Without a playbook for managing a pandemic, Texas’ elected leaders have been forced to improvise on the fly.
Such was the situation for Gov. Greg Abbott in responding to a law-breaking Dallas hairdresser.
Trying to balance public health and safety with mounting joblessness and a ballooning economic crisis, Abbott’s reopening plan for Texas landed him in hot water, leaving him to untangle a very public brouhaha that was the result of his own policies.
Abbott’s announced plan for a phased-in reopening of non-essential businesses riled Dallas salon owner Shelley Luther, whose type of business was not on Abbott’s list for initial openings. In a move that many have said was orchestrated by the ultra-right, Luther defied orders to do otherwise and reopened Salon a la Mode.
Luther’s actions didn’t escape the notice of Dallas County officials, who sent her a cease and desist order, which she ripped up in front of a crowd and television news cameras at a rally organized by the conservative grassroots organization Open Texas.
The rally, similar to others around the country, was organized to protest shutdown orders and other government mandates, such as wearing masks, which protesters view as heavy-handed intrusion into their civil liberties.
The spotlight on Luther broadened during a virtual court hearing, where she was sentenced to a week in jail and fined $7,000 by state district Judge Eric Moye for disobeying an order to close her salon. Moye gave her the chance to avoid jail time if she apologized and committed to not re-opening her salon until she was allowed to do so lawfully.
Luther refused and Moye moved to implement the rule of law, which dictates that actions have consequences.
Luther’s case became a national fixation as she was booked into the Dallas County Jail, only to be released a day later after intervention by the Texas Supreme Court.
Abbott’s response was to revise his reopening game plan. First, he moved up the date for hair and nail salons to re-open and then eliminated jail time as a penalty for flouting rules meant to slow the spread of the deadly virus.
Attorney General Ken Paxton also weighed in with support for Luther.
Since the ordeal unfolded, there has been speculation about whether Luther was sincere in her intentions or whether she was recruited by far right leaders to be the face of civil disobedience against government overreach during the pandemic.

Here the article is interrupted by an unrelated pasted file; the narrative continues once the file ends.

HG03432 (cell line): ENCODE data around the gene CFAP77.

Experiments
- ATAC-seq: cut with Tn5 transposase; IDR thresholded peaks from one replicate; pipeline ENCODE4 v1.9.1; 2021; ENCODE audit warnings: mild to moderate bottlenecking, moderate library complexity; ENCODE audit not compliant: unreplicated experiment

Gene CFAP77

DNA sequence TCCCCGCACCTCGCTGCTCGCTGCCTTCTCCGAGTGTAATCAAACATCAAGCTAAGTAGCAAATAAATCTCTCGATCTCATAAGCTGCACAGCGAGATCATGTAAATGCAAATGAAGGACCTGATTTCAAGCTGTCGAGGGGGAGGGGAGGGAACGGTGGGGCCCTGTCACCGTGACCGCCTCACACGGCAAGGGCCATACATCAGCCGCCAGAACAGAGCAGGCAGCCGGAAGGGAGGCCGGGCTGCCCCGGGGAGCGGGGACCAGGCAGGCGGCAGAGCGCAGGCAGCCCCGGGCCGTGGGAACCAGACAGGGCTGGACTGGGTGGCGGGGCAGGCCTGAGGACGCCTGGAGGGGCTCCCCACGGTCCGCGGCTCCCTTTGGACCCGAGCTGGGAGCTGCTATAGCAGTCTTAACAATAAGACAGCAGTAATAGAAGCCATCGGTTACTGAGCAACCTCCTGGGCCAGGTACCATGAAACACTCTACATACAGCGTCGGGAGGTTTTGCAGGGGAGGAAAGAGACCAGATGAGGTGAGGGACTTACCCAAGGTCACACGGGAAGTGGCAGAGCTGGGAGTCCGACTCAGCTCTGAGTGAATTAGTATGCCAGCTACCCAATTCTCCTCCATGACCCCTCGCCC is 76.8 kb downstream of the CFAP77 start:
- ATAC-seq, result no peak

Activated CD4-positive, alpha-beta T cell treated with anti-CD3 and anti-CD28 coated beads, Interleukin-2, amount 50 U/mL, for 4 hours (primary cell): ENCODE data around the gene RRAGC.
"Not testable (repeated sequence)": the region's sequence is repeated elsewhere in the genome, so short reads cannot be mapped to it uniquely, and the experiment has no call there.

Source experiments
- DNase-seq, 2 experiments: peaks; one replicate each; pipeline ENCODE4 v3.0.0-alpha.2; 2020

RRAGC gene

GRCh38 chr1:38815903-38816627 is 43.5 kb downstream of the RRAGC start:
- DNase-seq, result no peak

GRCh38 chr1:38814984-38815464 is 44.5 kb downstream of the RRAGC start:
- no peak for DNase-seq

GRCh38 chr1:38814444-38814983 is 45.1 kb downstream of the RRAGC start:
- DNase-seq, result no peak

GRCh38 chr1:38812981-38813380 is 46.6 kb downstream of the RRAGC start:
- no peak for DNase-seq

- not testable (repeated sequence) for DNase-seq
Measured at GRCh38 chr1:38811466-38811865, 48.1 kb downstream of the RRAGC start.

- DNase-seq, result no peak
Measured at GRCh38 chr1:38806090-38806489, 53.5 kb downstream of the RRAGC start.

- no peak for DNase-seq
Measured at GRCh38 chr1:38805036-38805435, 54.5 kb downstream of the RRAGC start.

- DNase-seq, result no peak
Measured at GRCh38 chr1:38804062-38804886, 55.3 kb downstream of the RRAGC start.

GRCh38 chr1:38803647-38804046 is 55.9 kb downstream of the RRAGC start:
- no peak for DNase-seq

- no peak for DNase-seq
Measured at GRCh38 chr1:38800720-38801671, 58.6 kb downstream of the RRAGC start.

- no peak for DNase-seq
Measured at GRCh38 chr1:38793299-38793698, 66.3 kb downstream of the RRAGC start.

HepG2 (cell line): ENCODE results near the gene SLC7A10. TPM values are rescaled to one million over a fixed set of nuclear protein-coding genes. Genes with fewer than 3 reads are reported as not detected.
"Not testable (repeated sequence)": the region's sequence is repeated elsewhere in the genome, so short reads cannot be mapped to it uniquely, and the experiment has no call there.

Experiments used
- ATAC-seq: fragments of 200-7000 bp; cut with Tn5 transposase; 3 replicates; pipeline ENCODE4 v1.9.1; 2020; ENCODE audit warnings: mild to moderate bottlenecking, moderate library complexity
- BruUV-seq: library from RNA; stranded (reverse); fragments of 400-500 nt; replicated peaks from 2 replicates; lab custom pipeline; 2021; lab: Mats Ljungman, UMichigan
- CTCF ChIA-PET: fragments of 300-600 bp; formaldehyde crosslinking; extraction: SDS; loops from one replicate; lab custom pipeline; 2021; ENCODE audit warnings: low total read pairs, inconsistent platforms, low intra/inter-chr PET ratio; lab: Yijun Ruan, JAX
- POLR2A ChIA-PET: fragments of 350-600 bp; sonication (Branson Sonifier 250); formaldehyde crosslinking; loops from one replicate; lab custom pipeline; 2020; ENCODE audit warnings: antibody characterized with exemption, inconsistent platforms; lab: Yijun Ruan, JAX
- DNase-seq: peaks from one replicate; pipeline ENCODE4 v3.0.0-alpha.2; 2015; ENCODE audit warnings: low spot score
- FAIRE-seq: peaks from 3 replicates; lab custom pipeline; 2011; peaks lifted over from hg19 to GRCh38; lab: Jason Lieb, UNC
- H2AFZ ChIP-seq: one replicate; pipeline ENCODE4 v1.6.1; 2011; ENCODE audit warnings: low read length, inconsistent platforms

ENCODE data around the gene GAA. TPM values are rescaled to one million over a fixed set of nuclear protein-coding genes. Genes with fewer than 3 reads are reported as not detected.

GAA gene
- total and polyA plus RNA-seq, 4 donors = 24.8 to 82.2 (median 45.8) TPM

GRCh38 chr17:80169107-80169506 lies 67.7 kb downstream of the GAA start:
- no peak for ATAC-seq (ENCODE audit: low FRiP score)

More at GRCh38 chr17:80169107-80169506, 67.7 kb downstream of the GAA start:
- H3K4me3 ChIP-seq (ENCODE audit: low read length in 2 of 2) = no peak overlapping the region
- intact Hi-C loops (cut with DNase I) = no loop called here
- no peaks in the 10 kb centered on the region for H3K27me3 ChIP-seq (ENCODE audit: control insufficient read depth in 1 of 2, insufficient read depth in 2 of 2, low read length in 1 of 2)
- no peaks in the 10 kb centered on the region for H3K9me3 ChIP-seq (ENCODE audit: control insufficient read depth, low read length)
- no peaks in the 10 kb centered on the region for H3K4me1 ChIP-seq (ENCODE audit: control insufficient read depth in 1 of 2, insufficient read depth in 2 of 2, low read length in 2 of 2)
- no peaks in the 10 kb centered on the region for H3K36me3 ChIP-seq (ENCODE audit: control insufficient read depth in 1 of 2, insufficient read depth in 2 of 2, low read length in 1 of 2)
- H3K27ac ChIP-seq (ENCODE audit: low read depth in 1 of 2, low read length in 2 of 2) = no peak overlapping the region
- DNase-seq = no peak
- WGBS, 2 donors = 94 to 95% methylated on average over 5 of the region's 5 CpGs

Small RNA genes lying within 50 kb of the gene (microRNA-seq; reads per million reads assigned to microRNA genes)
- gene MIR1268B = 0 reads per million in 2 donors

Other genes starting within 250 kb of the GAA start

After all, it was Texas’ most conservative top leaders who rushed to her defense. U.S. Sen. Ted Cruz made a trip to Dallas for a haircut at Luther’s salon and Lt. Gov. Dan Patrick offered to pay her bail and serve her jail sentence from his home.
But the strongest indication Luther’s protest might not have been organically grown was the timing of a GoFundMe campaign on her behalf that was created the day before she illicitly re-opened her salon.
Even if Luther was more of a pawn than a person in power, her case brought widespread attention to the grievances of disgruntled business owners and Americans who need to make a living or get a haircut.
To many, Abbott’s response appears hypocritical. To many others, it was a political risk he was willing to take.
“The political pressure to change the policy came from both the business-friendly center and libertarian right of the Republican Party,” said Brandon Rottinghaus, professor and Pauline Yelderman Endowed Chair of political science at the University of Houston.
“The business-friendly center worried that enforcement of business owners would be too severe and the libertarian right wants to open with no strings attached. The order couldn’t survive the amped up conservative backlash to the stay-at-home orders,” he said. “The problem for the state and the governor isn’t the change in punishment for violating the law but the perception that the rules won’t be enforced at all. This might lead businesses to push farther than the law allows.”
Call Jillson, professor of political science at Southern Methodist University, said Abbott’s response was his characteristic knee-jerk reaction to avoid political vulnerability.
“Abbott always has his antenna when it comes to anyone trying to move to his right, especially Cruz or Patrick,” Jillson said. “When the far right got up and started protesting against his order, he knew he had to do something or he would become politically vulnerable.”
How all this might impact his political future is a matter that only time will tell.
“The left views him as playing favorites, and the right thinks he is a paper tiger,” Rottinghaus said. “Whether a legal misstep or a political calculation gone wrong, the governor took heat from all sides.”